Breadth Thrust Indicator Explained: This indicator uses the number of NASDAQ-listed stocks advancing and declining to indicate bullish or bearish breadth conditions for the NASDAQ Composite. The indicator plots the ratio of the 10-day total of the number of stocks rising on the NASDAQ each day to the 10-day total of the number of stocks declining each day. Using 10-day totals smooths the random daily fluctuations and gives indications on an intermediate-term basis. As expected, the NASDAQ Composite performs much better when the 10-day A/D ratio is high (strong breadth) and worse when the indicator is in its lower mode (weak breadth). The most bullish conditions for the NASDAQ when the 10-day A/D indicator is not only high, but has recently posted an extreme high reading and thus indicated a thrust of upside momentum. Bearish conditions are confirmed when the indicator is low and has recently signaled a downside breadth thrust. In positive mode, the NASDAQ has gained at a rate of +22.1% per year since 1981. In a neutral mode, the NASDAQ has gained at a rate of +14.5% per year. And when in a negative mode, the NASDAQ has lost at a rate of -6.4% per year.
Bull/Bear Volume Relationship Explained: This indicator plots both "supply" and "demand" volume lines. When the Demand Volume line is above the Supply Volume line, the indicator is bullish. From 1981, the stock market has gained at an average annual rate of +11.7% per year when in a bullish mode. When the Demand Volume line is below the Supply Volume line, the indicator is bearish. When the indicator has been bearish, the market has lost ground at a rate of -6.1% per year.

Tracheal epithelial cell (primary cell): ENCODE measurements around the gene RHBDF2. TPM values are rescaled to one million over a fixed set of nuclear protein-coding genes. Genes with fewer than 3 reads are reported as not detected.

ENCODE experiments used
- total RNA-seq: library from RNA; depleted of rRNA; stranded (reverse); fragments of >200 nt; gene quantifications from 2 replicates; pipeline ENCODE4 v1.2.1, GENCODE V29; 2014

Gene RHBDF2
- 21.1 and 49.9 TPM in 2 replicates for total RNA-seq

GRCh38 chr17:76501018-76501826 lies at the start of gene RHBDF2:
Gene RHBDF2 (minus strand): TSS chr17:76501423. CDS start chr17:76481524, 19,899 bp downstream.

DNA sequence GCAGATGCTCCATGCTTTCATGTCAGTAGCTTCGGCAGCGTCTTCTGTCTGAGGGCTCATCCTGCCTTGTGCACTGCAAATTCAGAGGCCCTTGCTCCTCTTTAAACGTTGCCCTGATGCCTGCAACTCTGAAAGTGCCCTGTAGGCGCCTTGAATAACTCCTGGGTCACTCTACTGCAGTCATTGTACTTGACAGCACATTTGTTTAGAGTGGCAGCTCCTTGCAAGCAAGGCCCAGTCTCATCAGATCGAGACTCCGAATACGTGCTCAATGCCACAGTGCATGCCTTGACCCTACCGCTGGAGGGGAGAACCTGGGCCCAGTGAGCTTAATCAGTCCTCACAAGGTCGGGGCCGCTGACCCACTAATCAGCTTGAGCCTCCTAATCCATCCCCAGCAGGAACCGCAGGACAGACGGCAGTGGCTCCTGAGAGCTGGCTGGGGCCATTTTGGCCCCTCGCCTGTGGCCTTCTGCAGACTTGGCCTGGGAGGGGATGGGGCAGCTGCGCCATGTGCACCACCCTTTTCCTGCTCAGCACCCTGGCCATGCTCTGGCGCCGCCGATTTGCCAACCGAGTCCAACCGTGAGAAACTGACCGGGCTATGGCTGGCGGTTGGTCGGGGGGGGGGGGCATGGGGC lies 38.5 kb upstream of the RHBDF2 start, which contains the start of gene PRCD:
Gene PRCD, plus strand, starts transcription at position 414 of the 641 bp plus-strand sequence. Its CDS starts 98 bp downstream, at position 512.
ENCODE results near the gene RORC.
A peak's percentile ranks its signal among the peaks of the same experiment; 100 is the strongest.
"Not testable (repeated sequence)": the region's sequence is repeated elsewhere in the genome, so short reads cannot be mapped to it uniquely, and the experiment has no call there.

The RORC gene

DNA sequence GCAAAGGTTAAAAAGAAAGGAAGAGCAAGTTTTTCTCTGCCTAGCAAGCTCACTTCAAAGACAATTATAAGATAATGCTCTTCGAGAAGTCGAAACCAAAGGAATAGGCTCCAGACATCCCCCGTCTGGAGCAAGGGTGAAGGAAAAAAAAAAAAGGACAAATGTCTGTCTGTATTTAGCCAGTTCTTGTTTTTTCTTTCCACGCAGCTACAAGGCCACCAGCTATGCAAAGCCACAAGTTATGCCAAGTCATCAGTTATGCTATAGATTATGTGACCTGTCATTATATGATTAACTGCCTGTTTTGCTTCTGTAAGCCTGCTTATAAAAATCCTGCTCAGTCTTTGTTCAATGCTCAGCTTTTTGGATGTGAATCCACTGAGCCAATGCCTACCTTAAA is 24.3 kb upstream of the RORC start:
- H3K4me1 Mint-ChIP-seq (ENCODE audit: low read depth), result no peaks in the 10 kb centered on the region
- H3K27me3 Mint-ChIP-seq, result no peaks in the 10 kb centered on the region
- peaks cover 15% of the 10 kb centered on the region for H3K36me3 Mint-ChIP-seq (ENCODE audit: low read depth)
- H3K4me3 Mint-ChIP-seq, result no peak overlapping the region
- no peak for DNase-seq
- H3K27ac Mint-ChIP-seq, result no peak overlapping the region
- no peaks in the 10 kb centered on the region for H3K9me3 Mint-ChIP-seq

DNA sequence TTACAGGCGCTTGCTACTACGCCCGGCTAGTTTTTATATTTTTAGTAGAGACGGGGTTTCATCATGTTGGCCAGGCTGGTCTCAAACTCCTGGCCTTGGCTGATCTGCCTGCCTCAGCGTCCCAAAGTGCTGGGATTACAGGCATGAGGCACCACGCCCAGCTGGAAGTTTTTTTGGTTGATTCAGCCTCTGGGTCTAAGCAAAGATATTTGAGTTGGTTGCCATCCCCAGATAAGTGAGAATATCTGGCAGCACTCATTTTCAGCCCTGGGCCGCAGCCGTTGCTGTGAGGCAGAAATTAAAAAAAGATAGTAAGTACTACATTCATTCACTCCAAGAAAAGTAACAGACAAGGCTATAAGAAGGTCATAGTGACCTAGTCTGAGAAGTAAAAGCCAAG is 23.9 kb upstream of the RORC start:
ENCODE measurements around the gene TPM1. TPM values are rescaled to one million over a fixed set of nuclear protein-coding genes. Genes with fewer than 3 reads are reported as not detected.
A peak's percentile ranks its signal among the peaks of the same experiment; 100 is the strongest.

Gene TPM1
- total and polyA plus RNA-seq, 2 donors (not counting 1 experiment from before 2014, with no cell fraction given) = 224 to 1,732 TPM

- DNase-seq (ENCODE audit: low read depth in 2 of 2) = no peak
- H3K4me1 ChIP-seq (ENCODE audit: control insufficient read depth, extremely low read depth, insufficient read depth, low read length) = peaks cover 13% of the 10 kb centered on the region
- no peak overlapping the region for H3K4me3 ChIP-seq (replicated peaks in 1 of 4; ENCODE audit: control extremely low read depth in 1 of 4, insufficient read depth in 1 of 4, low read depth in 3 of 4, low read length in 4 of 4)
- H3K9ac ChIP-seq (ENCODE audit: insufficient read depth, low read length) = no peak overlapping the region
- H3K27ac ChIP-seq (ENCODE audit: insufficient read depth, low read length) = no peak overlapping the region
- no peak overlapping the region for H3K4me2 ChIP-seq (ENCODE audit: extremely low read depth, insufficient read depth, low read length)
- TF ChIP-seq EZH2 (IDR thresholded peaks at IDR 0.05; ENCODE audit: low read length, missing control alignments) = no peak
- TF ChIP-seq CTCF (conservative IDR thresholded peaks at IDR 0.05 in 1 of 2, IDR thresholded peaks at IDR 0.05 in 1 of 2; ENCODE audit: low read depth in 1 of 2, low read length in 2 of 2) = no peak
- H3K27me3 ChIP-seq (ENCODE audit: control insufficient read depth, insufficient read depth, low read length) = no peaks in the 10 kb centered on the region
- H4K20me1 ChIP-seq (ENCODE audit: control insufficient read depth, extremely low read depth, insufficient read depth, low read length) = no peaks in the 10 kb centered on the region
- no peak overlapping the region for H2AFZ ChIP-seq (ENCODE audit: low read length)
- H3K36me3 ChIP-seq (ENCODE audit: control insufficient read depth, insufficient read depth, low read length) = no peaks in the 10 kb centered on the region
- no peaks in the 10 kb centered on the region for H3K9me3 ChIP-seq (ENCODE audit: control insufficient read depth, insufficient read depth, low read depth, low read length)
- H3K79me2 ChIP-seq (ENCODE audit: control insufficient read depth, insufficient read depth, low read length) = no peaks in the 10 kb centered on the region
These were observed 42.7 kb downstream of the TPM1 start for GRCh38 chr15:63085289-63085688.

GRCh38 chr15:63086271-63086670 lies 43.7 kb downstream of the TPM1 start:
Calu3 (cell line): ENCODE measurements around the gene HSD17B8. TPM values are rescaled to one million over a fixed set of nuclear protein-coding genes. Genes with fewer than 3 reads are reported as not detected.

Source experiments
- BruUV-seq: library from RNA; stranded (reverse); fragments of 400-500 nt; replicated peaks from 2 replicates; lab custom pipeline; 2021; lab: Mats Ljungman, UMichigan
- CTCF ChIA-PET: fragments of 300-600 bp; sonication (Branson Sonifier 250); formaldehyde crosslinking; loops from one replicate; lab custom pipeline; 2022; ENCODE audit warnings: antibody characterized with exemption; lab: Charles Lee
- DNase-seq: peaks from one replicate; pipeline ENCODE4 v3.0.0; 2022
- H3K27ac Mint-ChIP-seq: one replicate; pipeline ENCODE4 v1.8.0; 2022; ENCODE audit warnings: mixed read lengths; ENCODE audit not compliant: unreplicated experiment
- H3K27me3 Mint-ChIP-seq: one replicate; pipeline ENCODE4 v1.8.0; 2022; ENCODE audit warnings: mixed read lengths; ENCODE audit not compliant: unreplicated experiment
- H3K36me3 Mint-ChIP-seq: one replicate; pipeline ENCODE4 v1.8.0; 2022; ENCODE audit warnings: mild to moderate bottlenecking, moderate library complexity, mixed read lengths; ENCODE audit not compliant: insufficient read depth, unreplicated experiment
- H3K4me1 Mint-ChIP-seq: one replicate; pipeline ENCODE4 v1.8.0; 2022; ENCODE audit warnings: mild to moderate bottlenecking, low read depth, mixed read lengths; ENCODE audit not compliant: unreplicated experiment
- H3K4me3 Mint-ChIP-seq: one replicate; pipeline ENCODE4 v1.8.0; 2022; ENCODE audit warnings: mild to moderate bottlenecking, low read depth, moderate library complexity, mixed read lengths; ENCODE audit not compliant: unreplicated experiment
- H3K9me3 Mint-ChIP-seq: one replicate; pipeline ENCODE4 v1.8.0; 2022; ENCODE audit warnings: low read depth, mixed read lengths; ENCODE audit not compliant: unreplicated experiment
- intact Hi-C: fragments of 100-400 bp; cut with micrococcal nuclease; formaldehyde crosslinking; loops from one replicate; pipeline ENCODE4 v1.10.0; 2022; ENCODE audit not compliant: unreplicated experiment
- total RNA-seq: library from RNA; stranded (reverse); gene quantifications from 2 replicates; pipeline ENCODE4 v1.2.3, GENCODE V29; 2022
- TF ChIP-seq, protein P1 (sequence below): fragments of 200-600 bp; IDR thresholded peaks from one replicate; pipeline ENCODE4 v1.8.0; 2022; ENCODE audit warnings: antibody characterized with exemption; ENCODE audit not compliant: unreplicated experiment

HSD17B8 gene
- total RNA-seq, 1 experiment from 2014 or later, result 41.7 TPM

Technical Health of 100 Industry Groups Explained: Designed to provide a reading on the technical health of the overall market, this indicator takes the technical temperature of more than 100 industry sectors each week. Looking back to early 1980, when the model is rated as "positive," the S&P has averaged returns in excess of 23% per year. When the model carries a "neutral" reading, the S&P has returned over 11% per year. But when the model is rated "negative," stocks fall by more than -13% a year on average.
Weekly State of the Market Model Reading Explained:Different market environments require different investing strategies. To help us identify the current environment, we look to our longer-term State of the Market Model. This model is designed to tell us when risk factors are high, low, or uncertain. In short, this longer-term oriented, weekly model tells us whether the odds favor the bulls, bears, or neither team.
The opinions and forecasts expressed herein are those of Mr. David Moenning and may not actually come to pass. Mr. Moenning’s opinions and viewpoints regarding the future of the markets should not be construed as recommendations. The analysis and information in this report is for informational purposes only. No part of the material presented in this report is intended as an investment recommendation or investment advice. Neither the information nor any opinion expressed nor any Portfolio constitutes a solicitation to purchase or sell securities or any investment program.
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The analysis provided is based on both technical and fundamental research and is provided “as is” without warranty of any kind, either expressed or implied. Although the information contained is derived from sources which are believed to be reliable, they cannot be guaranteed.
David D. Moenning, an advisor representative of CONCERT Wealth Management Inc. (CONCERT), is founder of Heritage Capital Advisors LLC, a legal business entity doing business as Heritage Capital Research (Heritage). Advisory services are offered through CONCERT Wealth Management, Inc., a registered investment advisor. For a complete description of investment risks, fees and services review the CONCERT firm brochure (ADV Part 2) which is available from your Investment Representative or by contacting Heritage or CONCERT.